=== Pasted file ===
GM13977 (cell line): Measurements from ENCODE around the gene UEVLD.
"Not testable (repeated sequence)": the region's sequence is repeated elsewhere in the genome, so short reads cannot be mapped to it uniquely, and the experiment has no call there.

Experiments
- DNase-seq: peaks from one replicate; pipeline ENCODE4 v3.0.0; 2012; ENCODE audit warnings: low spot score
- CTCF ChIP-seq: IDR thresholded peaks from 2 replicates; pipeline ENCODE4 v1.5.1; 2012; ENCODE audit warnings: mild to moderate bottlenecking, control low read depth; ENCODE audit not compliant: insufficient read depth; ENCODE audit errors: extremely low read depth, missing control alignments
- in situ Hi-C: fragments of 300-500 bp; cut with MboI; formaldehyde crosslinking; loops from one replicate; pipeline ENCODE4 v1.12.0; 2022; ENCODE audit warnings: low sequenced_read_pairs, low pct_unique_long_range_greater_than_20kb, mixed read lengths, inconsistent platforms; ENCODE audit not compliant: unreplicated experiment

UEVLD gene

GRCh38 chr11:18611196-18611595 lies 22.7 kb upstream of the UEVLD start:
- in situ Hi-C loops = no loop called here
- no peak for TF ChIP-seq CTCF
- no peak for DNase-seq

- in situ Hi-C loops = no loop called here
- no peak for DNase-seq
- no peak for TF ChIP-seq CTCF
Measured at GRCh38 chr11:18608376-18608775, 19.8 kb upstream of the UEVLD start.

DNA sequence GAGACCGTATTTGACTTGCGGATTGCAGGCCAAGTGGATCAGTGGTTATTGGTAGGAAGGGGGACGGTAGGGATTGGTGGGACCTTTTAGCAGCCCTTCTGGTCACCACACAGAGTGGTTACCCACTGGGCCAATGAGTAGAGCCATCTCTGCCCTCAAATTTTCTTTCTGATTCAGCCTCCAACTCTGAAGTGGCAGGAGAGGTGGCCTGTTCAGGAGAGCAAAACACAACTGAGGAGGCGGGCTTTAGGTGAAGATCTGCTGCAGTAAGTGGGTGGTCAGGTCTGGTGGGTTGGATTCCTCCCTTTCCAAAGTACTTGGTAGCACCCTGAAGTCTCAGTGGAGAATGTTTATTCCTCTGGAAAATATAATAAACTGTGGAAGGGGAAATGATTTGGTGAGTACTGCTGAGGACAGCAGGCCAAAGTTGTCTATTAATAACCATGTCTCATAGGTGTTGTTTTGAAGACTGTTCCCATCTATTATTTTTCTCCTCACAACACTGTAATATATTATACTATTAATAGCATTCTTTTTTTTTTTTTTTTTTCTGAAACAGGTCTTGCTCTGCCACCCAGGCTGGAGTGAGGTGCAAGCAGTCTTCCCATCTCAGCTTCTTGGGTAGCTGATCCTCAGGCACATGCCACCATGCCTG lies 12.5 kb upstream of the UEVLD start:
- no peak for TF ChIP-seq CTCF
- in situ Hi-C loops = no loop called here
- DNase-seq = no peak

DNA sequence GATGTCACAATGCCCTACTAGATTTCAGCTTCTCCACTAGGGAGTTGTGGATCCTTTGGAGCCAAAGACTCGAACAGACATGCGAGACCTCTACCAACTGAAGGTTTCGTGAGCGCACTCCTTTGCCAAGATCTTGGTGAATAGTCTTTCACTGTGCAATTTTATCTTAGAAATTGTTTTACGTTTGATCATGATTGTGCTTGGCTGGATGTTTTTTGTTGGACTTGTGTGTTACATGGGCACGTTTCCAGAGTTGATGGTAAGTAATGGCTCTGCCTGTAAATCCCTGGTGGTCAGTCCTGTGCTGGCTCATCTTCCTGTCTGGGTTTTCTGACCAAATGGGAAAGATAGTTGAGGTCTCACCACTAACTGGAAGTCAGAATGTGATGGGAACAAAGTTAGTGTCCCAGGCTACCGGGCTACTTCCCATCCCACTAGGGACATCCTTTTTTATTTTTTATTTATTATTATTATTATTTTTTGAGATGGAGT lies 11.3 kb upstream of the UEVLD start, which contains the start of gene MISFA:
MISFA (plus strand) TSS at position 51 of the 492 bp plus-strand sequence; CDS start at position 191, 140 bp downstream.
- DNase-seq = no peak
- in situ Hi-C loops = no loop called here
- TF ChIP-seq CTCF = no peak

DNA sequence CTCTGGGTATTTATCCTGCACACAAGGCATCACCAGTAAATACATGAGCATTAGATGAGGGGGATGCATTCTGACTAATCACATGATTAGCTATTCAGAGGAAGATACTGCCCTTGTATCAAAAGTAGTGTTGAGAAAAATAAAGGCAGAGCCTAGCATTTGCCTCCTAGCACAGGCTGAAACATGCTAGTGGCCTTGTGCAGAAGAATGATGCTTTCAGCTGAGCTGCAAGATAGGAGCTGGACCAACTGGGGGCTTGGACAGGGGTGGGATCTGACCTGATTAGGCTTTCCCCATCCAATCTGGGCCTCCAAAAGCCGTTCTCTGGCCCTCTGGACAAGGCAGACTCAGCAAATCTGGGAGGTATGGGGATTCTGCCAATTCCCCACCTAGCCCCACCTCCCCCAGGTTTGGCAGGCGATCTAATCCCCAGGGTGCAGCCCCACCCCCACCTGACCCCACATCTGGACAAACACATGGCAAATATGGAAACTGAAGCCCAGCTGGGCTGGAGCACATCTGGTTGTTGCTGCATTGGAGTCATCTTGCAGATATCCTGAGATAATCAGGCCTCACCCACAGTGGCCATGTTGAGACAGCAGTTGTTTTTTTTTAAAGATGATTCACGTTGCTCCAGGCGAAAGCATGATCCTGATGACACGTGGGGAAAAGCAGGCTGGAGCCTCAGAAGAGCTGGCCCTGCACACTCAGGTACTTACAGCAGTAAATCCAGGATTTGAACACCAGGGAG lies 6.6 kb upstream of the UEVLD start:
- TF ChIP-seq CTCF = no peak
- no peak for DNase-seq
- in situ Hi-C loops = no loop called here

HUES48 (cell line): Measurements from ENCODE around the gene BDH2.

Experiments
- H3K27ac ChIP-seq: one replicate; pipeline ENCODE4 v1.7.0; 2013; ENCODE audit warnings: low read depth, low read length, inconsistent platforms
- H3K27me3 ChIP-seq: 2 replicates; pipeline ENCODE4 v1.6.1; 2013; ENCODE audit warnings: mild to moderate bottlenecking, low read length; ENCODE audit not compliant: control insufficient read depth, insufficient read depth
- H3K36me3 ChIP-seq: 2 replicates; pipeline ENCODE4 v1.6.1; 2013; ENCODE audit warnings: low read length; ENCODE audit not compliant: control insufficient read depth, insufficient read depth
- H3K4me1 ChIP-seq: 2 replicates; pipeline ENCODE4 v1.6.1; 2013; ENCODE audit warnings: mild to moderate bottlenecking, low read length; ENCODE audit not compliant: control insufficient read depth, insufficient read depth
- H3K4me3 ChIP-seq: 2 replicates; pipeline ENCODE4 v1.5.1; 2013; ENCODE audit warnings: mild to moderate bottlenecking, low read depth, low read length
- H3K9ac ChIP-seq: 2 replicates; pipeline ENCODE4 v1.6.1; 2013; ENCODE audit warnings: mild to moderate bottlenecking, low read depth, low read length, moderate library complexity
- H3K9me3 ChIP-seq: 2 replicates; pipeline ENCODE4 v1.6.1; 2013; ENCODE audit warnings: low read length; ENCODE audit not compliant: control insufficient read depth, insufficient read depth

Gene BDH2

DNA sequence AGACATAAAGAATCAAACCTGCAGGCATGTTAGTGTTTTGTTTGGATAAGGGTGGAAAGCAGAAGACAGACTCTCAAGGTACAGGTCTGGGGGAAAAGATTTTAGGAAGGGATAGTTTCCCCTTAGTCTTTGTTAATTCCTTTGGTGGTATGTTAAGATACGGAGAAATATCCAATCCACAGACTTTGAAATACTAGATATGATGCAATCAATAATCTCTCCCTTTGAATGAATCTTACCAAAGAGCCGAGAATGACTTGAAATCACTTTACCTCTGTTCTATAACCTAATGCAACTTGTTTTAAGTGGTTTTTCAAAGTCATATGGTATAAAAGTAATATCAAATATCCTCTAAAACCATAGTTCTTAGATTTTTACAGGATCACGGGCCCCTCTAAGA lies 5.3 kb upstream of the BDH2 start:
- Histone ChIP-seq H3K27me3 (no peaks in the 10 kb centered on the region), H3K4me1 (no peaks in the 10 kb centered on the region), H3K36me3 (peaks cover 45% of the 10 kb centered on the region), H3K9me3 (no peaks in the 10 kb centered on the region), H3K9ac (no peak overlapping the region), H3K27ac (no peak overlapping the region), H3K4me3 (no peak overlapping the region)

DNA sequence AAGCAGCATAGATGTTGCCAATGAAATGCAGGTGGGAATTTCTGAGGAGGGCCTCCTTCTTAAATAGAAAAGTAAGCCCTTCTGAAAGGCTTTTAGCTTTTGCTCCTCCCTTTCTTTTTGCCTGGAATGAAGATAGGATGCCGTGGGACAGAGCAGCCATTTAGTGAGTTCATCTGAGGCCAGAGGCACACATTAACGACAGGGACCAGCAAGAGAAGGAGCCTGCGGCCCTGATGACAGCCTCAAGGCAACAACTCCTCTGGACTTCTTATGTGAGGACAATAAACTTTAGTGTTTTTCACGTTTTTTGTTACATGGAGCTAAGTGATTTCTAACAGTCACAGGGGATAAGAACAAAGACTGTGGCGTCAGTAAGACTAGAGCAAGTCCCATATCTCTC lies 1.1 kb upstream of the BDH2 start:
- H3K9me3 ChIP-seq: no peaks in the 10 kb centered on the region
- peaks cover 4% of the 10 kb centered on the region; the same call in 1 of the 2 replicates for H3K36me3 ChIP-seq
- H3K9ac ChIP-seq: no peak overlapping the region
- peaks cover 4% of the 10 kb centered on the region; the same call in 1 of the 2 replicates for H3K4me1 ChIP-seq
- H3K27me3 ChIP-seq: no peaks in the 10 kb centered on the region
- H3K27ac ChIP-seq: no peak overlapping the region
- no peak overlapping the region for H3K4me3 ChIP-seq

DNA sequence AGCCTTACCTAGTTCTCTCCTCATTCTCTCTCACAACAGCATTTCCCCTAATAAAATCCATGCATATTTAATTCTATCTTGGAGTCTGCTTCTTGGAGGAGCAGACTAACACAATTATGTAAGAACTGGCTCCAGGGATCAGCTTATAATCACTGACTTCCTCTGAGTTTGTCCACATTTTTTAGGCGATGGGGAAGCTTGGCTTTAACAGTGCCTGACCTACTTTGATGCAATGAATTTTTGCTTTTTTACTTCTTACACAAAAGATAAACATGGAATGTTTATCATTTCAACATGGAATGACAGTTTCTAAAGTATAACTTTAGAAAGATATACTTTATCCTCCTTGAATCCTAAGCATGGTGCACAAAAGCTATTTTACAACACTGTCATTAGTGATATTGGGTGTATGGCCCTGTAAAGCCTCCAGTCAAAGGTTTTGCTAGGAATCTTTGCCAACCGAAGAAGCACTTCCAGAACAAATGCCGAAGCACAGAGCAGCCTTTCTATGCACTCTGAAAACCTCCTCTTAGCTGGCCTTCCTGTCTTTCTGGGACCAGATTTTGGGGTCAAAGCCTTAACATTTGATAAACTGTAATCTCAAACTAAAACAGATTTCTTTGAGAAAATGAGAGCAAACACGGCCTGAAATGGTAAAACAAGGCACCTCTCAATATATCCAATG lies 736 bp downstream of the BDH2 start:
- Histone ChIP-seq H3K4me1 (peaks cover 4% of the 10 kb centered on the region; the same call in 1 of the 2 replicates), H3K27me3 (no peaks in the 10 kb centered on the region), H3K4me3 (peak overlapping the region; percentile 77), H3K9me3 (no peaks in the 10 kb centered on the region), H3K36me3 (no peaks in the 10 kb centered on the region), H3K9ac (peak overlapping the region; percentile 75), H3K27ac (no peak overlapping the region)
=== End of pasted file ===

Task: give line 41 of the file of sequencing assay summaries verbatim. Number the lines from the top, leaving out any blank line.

DNA sequence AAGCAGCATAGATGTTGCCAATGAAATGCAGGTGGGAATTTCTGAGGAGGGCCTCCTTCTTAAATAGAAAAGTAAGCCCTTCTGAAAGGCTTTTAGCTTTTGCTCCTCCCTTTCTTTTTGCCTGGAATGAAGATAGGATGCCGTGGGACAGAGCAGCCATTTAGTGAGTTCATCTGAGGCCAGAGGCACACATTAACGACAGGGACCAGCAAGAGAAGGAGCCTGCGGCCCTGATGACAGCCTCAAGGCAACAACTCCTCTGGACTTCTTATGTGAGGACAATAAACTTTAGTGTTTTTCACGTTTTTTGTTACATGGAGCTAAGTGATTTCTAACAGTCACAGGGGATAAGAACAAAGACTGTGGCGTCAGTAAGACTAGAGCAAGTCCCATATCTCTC lies 1.1 kb upstream of the BDH2 start: